You know the drill by now: Apple leads, darn near everyone else follows. So it comes as no particular surprise that a year after Apple shipped the world's first laptop with a 17-inch display, Wintel manufacturers are following suit. Normally we aren't all that interested in the whole follow-the-leader spiel (well, unless there's a copycat situation just screaming for a lawsuit, in which case we're all over that action like fur on a Wookiee), but when faithful viewer James informed us that CNET had reviewed a new 17-inch portable from Acer, we just had to check it out; after all, Acer's the company that blessed the world with the red Ferrari notebook complete with digitized engine-rev sounds that so perfectly complements analyst Rob Enderle's race car bed and Jeff Gordon pajamas.
Well, friends, we find that we can't really discuss the product's specs in much detail, because one factor is so overwhelmingly obnoxious that we find ourselves utterly horrified, and yet we cannot look away: the new Acer 17-inch laptop may not look like a car, but it darn near weighs as much as one. According to CNET, it weighs in at a flabbergastingly flabby "nearly 16 pounds"; Acer's web site clarifies that to be 15.7 pounds "with combo drive and battery." Note that Apple's 17-inch PowerBook weighs a mere 6.9 pounds by comparison, which makes the two products look like some forgotten set of Jared Fogle before-and-after photos that Subway forgot to use in an ad.
In the "Glass Half Full" statement of the year, CNET notes that the Aspire 1710 is "still easier to carry or stow away than a desktop." Well, yeah, guys, but so's a dead trout, and that doesn't mean we want to drag one along on a business trip slung over one shoulder. And it's only a marginally true statement in the first place, since the original Macintosh 128K was a full-fledged desktop system, and at 16.5 pounds, it was less than a pound heavier than the new Aspire-- and it had a handle.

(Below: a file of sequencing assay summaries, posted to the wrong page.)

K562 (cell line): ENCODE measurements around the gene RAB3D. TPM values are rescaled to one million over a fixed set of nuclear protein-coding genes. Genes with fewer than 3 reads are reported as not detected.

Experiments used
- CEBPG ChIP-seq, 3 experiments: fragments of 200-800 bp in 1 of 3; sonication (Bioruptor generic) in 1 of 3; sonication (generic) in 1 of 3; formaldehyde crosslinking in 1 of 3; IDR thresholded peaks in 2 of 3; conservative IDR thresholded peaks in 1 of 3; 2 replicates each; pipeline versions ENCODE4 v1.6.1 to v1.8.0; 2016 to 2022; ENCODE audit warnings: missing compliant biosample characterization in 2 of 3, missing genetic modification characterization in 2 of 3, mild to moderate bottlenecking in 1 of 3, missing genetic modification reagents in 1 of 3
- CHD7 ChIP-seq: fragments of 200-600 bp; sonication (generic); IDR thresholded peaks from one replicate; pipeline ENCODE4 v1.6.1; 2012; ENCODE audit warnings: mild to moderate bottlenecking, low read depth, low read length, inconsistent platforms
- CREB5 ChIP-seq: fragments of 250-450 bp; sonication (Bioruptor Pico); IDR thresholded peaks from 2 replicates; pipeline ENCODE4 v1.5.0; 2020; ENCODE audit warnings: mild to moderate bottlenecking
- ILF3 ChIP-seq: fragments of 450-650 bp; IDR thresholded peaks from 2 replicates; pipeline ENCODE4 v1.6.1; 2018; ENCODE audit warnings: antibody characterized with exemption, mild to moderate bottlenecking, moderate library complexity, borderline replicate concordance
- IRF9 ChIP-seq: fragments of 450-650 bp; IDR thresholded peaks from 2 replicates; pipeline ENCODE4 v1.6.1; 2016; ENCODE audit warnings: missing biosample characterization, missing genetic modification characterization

So why all the extra weight? Well, we did a little digging-- the most we could without actually having performed "investigative journalism"-- and we noticed that while the PowerBook has a 1440x900 widescreen display, the Aspire has a standard 1280x1024 resolution. Do the math and you'll find that the Aspire packs a whopping 14,720 more pixels than Apple's offering; that's over 1.1% more screen real estate! So as far as we can make out, each pixel above the first 1,296,000 adds a little under a hundredth of an ounce to a portable system's overall weight. That doesn't sound like much, but as the weight of the Aspire proves, they can really add up-- so much so, that PC Mall describes the new Aspire as a "Notebook" in its title, but lists it in its "DESKTOP COMPUTERS" category, presumably because of its weight class.
We did notice one other little thing: whereas the PowerBook carries a sticker price of $2,999, the Aspire (at least in the configuration we looked at) costs only a smidge over half that: $1,599. More than half the price, more than twice the weight; that almost makes sense, you know? Think of it this way: all the money you'd save by getting the Aspire instead of the PowerBook would go straight to your chiropractor. Then again, Wintel purchasers are infamously blind to "total cost of ownership," so if Apple really wants to compete with the Aspire, we recommend that the PowerBook immediately be revised to have trains engraved all over its cover and make "choo-choo" noises upon startup. Now how could that possibly fail?